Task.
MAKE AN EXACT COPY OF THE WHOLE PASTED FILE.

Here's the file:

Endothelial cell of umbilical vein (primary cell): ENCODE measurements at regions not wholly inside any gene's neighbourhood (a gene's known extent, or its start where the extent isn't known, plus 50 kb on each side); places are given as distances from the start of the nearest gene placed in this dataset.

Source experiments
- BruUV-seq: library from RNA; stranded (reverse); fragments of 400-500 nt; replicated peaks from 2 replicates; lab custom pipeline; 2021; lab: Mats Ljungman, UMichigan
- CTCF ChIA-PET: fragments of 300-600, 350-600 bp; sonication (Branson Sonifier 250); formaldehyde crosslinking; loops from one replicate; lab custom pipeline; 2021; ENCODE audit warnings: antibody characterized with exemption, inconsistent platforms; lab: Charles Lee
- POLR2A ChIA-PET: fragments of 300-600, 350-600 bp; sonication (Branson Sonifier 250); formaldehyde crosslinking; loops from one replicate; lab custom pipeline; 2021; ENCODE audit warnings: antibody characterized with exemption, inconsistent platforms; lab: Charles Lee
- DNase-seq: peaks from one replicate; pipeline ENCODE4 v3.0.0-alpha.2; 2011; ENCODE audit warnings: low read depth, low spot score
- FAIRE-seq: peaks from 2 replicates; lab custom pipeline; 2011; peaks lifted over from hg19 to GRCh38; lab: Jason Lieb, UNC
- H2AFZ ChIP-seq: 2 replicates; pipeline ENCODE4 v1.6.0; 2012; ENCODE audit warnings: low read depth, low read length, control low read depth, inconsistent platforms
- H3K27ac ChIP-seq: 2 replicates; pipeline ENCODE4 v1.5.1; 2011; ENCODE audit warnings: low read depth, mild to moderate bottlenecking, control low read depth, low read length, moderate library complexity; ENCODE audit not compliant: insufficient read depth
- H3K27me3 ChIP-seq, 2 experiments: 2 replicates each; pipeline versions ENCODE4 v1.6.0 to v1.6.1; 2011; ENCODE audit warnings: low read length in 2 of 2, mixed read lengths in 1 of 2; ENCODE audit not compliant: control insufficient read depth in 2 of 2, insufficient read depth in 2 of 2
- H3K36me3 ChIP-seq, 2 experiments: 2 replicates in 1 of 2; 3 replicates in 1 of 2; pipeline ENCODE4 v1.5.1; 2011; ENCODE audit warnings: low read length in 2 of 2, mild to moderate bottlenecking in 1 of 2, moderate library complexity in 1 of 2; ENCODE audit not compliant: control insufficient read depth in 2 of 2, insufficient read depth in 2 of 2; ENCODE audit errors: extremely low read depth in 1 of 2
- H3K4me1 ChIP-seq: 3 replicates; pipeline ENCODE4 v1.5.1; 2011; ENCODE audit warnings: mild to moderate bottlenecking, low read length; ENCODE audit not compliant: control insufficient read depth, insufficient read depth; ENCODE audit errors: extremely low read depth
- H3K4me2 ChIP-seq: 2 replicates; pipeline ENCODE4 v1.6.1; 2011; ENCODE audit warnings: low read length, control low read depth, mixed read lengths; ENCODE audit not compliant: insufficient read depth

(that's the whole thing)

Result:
Endothelial cell of umbilical vein (primary cell): ENCODE measurements at regions not wholly inside any gene's neighbourhood (a gene's known extent, or its start where the extent isn't known, plus 50 kb on each side); places are given as distances from the start of the nearest gene placed in this dataset.

Source experiments
- BruUV-seq: library from RNA; stranded (reverse); fragments of 400-500 nt; replicated peaks from 2 replicates; lab custom pipeline; 2021; lab: Mats Ljungman, UMichigan
- CTCF ChIA-PET: fragments of 300-600, 350-600 bp; sonication (Branson Sonifier 250); formaldehyde crosslinking; loops from one replicate; lab custom pipeline; 2021; ENCODE audit warnings: antibody characterized with exemption, inconsistent platforms; lab: Charles Lee
- POLR2A ChIA-PET: fragments of 300-600, 350-600 bp; sonication (Branson Sonifier 250); formaldehyde crosslinking; loops from one replicate; lab custom pipeline; 2021; ENCODE audit warnings: antibody characterized with exemption, inconsistent platforms; lab: Charles Lee
- DNase-seq: peaks from one replicate; pipeline ENCODE4 v3.0.0-alpha.2; 2011; ENCODE audit warnings: low read depth, low spot score
- FAIRE-seq: peaks from 2 replicates; lab custom pipeline; 2011; peaks lifted over from hg19 to GRCh38; lab: Jason Lieb, UNC
- H2AFZ ChIP-seq: 2 replicates; pipeline ENCODE4 v1.6.0; 2012; ENCODE audit warnings: low read depth, low read length, control low read depth, inconsistent platforms
- H3K27ac ChIP-seq: 2 replicates; pipeline ENCODE4 v1.5.1; 2011; ENCODE audit warnings: low read depth, mild to moderate bottlenecking, control low read depth, low read length, moderate library complexity; ENCODE audit not compliant: insufficient read depth
- H3K27me3 ChIP-seq, 2 experiments: 2 replicates each; pipeline versions ENCODE4 v1.6.0 to v1.6.1; 2011; ENCODE audit warnings: low read length in 2 of 2, mixed read lengths in 1 of 2; ENCODE audit not compliant: control insufficient read depth in 2 of 2, insufficient read depth in 2 of 2
- H3K36me3 ChIP-seq, 2 experiments: 2 replicates in 1 of 2; 3 replicates in 1 of 2; pipeline ENCODE4 v1.5.1; 2011; ENCODE audit warnings: low read length in 2 of 2, mild to moderate bottlenecking in 1 of 2, moderate library complexity in 1 of 2; ENCODE audit not compliant: control insufficient read depth in 2 of 2, insufficient read depth in 2 of 2; ENCODE audit errors: extremely low read depth in 1 of 2
- H3K4me1 ChIP-seq: 3 replicates; pipeline ENCODE4 v1.5.1; 2011; ENCODE audit warnings: mild to moderate bottlenecking, low read length; ENCODE audit not compliant: control insufficient read depth, insufficient read depth; ENCODE audit errors: extremely low read depth
- H3K4me2 ChIP-seq: 2 replicates; pipeline ENCODE4 v1.6.1; 2011; ENCODE audit warnings: low read length, control low read depth, mixed read lengths; ENCODE audit not compliant: insufficient read depth